Wild country: An introduction to our Forest Drives
With summer in full swing, our three Forest Drives showcase the best that Scotland’s forests and land have to offer, with breathtaking scenery, winding forest trails, glittering lochs and mysterious ruins and castles hidden amongst the whispering trees.
Because they are accessible by car, you can see a lot of our Forest Parks on these drives in just one trip, without having to do more walking than you want to do, making these routes some of the most popular destinations for those with limited energy for long walks.
Photo above © Jan Fillem / Unsplash
Together, they offer a sort of taster menu for the delights and treasures Scotland’s wild places have to offer, and as such, they’re also perfect for visitors in a hurry to see as much as they can in a short space of time. Furthermore, they remain perennially popular with locals, too, offering some of the best picnic spots in the country.
We asked our local staff to recommend a few of the highlights from each forest drive, and nominate their favourite place in the forest - here’s what they said.
Update: Carrick Forest Drive will be closed during 2020.
Of the three such routes in Scotland, Carrick Forest Drive is one that best rewards a visit as night falls. Open from May to September, it pans the length of the sprawling Galloway Forest Park, the route winds through some hidden gems nestled in the wilds of south Ayrshire. There is a small charge of £2 for the Carrick Forest Drive, which is payable to the Roundhouse Café.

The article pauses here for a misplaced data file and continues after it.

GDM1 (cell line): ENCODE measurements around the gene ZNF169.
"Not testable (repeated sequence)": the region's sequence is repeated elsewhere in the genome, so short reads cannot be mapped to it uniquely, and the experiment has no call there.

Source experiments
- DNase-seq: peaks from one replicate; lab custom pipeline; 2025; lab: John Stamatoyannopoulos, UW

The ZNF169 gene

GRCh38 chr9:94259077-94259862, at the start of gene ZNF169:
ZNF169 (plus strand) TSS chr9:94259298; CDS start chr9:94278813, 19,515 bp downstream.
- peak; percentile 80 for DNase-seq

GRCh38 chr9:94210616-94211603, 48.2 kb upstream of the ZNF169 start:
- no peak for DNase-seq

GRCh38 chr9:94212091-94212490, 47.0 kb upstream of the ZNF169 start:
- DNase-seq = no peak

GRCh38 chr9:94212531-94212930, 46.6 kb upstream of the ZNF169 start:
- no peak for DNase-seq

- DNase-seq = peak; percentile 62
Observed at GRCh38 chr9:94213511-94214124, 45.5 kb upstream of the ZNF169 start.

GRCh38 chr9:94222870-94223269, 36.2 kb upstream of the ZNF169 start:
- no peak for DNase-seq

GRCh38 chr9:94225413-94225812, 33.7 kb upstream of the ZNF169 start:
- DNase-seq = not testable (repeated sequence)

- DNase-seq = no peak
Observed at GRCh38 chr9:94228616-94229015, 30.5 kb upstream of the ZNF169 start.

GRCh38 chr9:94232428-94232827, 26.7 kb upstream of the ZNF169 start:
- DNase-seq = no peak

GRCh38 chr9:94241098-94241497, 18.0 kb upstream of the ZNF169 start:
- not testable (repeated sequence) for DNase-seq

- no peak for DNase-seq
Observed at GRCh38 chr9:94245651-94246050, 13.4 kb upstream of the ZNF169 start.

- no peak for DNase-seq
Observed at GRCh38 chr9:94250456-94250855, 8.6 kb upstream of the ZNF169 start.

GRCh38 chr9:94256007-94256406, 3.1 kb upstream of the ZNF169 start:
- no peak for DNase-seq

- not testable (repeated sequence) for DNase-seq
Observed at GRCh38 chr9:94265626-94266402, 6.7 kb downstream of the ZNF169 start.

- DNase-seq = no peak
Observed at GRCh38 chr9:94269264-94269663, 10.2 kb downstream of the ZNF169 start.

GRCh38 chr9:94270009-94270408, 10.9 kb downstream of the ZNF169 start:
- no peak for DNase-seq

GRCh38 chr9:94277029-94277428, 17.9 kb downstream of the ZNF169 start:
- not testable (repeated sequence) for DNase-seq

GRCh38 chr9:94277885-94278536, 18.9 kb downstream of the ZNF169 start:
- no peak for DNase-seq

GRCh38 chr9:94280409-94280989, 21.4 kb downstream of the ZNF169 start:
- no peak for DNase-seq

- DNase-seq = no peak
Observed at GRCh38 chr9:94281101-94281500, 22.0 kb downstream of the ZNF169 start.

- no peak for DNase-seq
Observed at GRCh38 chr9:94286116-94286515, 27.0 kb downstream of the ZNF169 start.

“This is a great place in the Forest Park to look for Ospreys,” says our ranger Lucy. “Pop into the Roundhouse Café whilst you’re in the area. They have a live camera feed which gives great views of these gorgeous birds. Just remember to fill your vehicle up with fuel before you make the journey, Carrick is quite remote!”
The Carrick route also runs through the centre of the Galloway Forest Dark Sky Park, taking in stops that showcase the brilliance of the night sky at its darkest, where a carpet of stars will unfold as the dusk settles. Keen-eyed visitors will be overwhelmed by the broad, sweeping curve of the Milky Way as it emerges above them. The Dark Sky Park was the first of its kind in the UK, and this year celebrates its 10th anniversary.
The Carrick Forest Drive has opportunities for fishing trips, too, with popular spots for anglers at Loch Doon and Loch Riecawr, the latter of which also sports a fantastic adventure playground and picnic area. Taking a picnic with you on the drive is highly recommended, so you can stop, get refreshed, and enjoy stunning panoramic vistas across the Galloway Hills.
Loch Doon meanwhile is also home to Loch Doon Castle, now a tumble-down series of ruins. Built originally in the 1300s on an island in the Loch, it has sat on this location since the 1930s, when Loch Doon became part of a hydro-electric scheme. In between these tempting rest and activity spots, you’ll be treated to a full wilderness experience. Stop and listen to the sounds of birds overhead and insects in the undergrowth, and immerse yourself in the deep green shade of the tall trees.
Update: Carrick Forest Drive will be closed during 2020.
Loch Drunkie © Kenneth Hall, Geograph
Open between March and October, at just 7 miles long the Three Lochs Forest Drive might be the shortest of the three routes, but it certainly isn’t lacking in stunning scenery. The drive takes you past not one but three beautiful, sparkling lochs – Lochan Reòidhte, Loch Drunkie and Loch Achray. There’s a small charge of just £2 to enter, which you can pay at the entrance gate when you start your journey or at The Lodge Forest Visitor Centre.